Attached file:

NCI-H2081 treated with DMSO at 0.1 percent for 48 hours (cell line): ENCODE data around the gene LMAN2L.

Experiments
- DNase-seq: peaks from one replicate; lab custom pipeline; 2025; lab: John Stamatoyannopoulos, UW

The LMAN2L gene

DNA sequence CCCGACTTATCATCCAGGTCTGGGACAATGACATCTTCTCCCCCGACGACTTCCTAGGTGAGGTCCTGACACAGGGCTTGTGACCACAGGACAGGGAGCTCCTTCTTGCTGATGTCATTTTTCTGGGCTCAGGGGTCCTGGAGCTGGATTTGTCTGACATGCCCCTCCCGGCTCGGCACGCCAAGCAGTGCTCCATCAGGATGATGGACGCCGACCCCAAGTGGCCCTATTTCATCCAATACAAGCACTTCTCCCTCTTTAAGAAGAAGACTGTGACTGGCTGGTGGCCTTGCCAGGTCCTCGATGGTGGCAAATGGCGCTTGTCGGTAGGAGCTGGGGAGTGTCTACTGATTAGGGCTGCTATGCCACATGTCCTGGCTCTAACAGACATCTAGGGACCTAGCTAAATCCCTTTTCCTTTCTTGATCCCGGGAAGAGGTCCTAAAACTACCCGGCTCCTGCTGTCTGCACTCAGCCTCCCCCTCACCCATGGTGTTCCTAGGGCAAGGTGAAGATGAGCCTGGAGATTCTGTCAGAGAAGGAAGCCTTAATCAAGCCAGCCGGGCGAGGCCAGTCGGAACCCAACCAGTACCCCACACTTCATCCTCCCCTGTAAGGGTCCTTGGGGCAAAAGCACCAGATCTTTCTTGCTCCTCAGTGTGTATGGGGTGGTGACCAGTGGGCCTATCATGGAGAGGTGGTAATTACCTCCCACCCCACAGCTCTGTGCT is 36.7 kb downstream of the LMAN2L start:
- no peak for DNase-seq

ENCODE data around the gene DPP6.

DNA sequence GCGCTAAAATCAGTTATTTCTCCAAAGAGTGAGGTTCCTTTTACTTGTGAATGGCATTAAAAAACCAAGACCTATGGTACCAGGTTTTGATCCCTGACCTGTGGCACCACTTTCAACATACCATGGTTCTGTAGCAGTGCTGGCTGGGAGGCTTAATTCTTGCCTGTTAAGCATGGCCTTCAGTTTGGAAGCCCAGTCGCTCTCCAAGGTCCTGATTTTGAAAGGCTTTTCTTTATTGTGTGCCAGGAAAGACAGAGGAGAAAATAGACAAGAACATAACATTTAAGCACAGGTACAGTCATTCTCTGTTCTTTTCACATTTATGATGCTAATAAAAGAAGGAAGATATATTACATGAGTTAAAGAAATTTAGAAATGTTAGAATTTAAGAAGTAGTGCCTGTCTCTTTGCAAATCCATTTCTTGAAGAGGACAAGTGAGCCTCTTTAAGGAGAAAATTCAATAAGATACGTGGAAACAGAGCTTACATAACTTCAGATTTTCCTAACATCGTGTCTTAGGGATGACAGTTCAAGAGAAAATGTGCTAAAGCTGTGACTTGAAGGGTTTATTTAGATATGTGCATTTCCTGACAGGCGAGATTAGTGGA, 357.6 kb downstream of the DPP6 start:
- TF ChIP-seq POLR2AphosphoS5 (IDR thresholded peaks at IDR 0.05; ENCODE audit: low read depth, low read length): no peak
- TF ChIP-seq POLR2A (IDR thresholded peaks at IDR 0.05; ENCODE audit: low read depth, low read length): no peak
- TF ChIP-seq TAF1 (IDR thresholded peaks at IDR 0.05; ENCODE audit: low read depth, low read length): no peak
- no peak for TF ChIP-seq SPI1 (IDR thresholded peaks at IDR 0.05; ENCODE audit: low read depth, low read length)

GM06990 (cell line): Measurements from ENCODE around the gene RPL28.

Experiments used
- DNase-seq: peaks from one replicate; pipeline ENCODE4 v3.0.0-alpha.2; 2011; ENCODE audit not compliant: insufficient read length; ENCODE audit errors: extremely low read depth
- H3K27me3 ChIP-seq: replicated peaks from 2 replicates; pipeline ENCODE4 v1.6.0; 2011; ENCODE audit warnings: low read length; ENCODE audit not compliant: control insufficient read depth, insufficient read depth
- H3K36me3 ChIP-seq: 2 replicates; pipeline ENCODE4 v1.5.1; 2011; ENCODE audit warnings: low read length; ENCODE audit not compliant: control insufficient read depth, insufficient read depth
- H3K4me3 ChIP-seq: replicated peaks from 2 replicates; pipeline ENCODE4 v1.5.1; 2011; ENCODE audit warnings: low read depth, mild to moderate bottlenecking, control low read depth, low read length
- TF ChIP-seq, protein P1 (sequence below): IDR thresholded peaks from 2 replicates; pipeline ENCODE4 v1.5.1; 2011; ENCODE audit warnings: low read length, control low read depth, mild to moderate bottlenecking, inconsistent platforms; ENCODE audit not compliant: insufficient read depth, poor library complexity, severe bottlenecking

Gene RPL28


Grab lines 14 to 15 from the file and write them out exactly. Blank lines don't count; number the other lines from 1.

Experiments used
- DNase-seq: peaks from one replicate; pipeline ENCODE4 v3.0.0-alpha.2; 2011; ENCODE audit not compliant: insufficient read length; ENCODE audit errors: extremely low read depth